Explaining the process of going through numerous auditions and considering, then deciding against, a prospective lead star, Rahman admits that what he finally saw in Ehan was more than just his role as Jay in 99 Songs. “I was pretty tired and audition number 38 was Ehan and I’m like, who is this guy? Vishwesh Krishnamoorthy (my director) looked at me and said, he’s not trained sir. But I said, you are there, you are an amazing actor, director, you can shape him up. He looked at me, and said, really? (Laughs). That was the magic moment of deciding that Ehan is going to be the one. So we called up and said, sign this guy. We’ll train him up and get him to the conservatory. Because I think I was not looking at Ehan’s audition, I was looking at his future. I was imagining him in various other roles in other people’s movies, not just this movie and that triggered the decision to take Ehan.”

Respect for musicians

Ehan speaks about how his respect for musicians grew after working at the conservatory. “It’s so easy for us to just listen to a track, review it, criticize it and throw it into the trash. But once I entered the music conservatory I realized it takes so much effort to create that one song. It is a lot of hard work. I observed so many musicians, all their conversations were about music, tunes, songs, bands. I developed an immense respect for them after I got to know how they do their craft.”

Rahman chimes in, “I hope the people see the movie and get influenced by that!”

The maestro also touches on the challenge of working on the film’s 14 songs in different languages. “The movie in our opinion is universal because it deals with a life in music, and with the music we stuck to things that could work, pan-India. Also, this being a new cast and it doesn’t have (that’s what the industry sees) a name, big hero, big heroine, even the director is new, it is a big gamble for the production team. So they said, why don’t you try it in all three languages, because everybody loves your music. Roja, Bombay... if you look at all my early stuff it all came in three languages. We thought that’s fair enough; though it’s mainly a Hindi-language film, because it’s our production we wanted to make sure many things were tweaked to the regional feel of Tamil and Telugu. So if you look at the Tamil and Telugu versions the words also change sometimes, so that it doesn’t look like a dubbed movie but it feels more and more connected.”

What hopes does Rahman, who will creatively lead and mentor Expo 2020 Dubai’s all-female Firdaus Women’s Orchestra and create music for its inaugural performance, have for 99 Songs?

“Come with an open mind,” he says, adding, “Wear your mask and enjoy the movie with great sound! And ask your friends to come and watch it again and again because we lived with this movie for four years and never felt bored even once. I might have watched it, like, 45-50 times! It has a new voice, and if you like that voice, we’ll be very humbled.”

Ehan also signs off with the hope that fans in the UAE will show 99 Songs some love. “It’s a universal film and a visual treat. When we showcased the film at the Busan festival in Korea we got a really good response. People were screaming in the theatre, they were so delighted to see the film. I believe 99 Songs is a film that can be shown to the world and it can demonstrate how we can make films like Hollywood, from India. I hope when it is screened in the UAE people experience the same emotions.”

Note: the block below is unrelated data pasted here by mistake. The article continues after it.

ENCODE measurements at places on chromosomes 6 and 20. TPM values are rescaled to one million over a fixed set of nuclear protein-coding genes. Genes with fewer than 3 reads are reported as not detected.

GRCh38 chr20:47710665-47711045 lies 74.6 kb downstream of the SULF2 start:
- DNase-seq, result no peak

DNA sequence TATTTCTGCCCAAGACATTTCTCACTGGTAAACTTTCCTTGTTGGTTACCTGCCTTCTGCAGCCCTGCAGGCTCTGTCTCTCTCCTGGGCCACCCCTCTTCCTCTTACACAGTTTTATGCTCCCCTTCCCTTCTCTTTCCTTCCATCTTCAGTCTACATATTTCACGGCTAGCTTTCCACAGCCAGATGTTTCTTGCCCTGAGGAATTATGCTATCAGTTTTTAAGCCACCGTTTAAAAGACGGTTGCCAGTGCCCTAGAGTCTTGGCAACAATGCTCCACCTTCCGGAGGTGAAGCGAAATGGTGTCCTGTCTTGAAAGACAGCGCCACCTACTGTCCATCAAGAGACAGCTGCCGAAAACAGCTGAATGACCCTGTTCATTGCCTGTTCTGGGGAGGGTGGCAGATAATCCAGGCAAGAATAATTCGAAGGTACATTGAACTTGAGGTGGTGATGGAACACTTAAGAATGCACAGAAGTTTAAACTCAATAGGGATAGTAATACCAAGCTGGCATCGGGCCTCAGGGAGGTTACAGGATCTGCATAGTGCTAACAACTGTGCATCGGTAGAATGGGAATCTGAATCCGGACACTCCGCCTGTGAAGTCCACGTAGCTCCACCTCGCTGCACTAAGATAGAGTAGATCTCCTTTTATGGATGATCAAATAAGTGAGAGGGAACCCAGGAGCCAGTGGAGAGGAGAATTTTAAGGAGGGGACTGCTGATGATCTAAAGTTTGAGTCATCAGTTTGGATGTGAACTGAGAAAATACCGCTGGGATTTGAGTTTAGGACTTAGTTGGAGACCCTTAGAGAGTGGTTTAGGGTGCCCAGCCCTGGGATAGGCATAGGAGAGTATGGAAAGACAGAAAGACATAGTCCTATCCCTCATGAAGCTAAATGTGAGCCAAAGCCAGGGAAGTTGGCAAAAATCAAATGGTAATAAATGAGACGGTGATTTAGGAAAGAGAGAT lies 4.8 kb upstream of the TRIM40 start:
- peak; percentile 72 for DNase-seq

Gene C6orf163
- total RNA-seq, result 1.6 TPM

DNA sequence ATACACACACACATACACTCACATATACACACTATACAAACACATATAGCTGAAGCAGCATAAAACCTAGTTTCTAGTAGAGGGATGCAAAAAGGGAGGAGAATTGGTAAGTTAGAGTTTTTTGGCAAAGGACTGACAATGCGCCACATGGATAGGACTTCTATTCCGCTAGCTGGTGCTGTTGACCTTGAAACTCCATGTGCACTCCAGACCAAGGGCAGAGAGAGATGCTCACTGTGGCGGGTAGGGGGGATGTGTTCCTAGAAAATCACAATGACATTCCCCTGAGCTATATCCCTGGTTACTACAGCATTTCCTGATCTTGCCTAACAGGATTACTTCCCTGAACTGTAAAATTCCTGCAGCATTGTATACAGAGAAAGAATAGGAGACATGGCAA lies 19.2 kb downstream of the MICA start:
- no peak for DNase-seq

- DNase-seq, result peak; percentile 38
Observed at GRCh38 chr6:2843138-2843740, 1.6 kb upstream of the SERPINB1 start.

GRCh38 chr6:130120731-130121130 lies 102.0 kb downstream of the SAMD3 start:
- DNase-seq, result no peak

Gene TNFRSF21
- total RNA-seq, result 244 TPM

99 Songs releases this weekend in the UAE.

‘Art is something where people don’t understand what you are capable of’

99 Songs is about a boy whose passion for music is challenged by the father of the girl he loves. Many parents want their children to pursue conventional careers though that trend is changing now. Does this film mean to pass on a message to viewers?

A.R. Rahman: I think it deals with multiple things - music, art, humanity. I was coming from Los Angeles and at one of the lounges in Dubai I saw two people, a girl and her mother. The girl said, we are going for my brother’s funeral. They were doctors. She said, we wanted my brother to become a doctor but he was more attuned to music. We kept pushing him and he committed suicide. This shocked me. If somebody wants to do something, believe in them, invest in them. You don’t want to lose someone. Give them the freedom to do what they want to do. Support them and they will fly. Art is something where people don’t understand what you are capable of. They expect results which are going to happen 10 years later, at the first stage. A baby can never have solid food, it can have only milk in the beginning. So imagine that baby is growing into a young man like (our debutant) Ehan, that’s how we should see the future. You need to invest your time, be persistent, then believe that things will work out.


Enid Grace Parker

A bibliophile and amateur poetry enthusiast, Enid grew up in Dubai in the 80s and loves to add a dash of nostalgia to her stories. She enjoys retro music, vintage Hollywood and Bollywood films and hanging around coffee shops and city bookstores hoping an idea for that once-in-a-lifetime best-selling novel will finally pop into her head.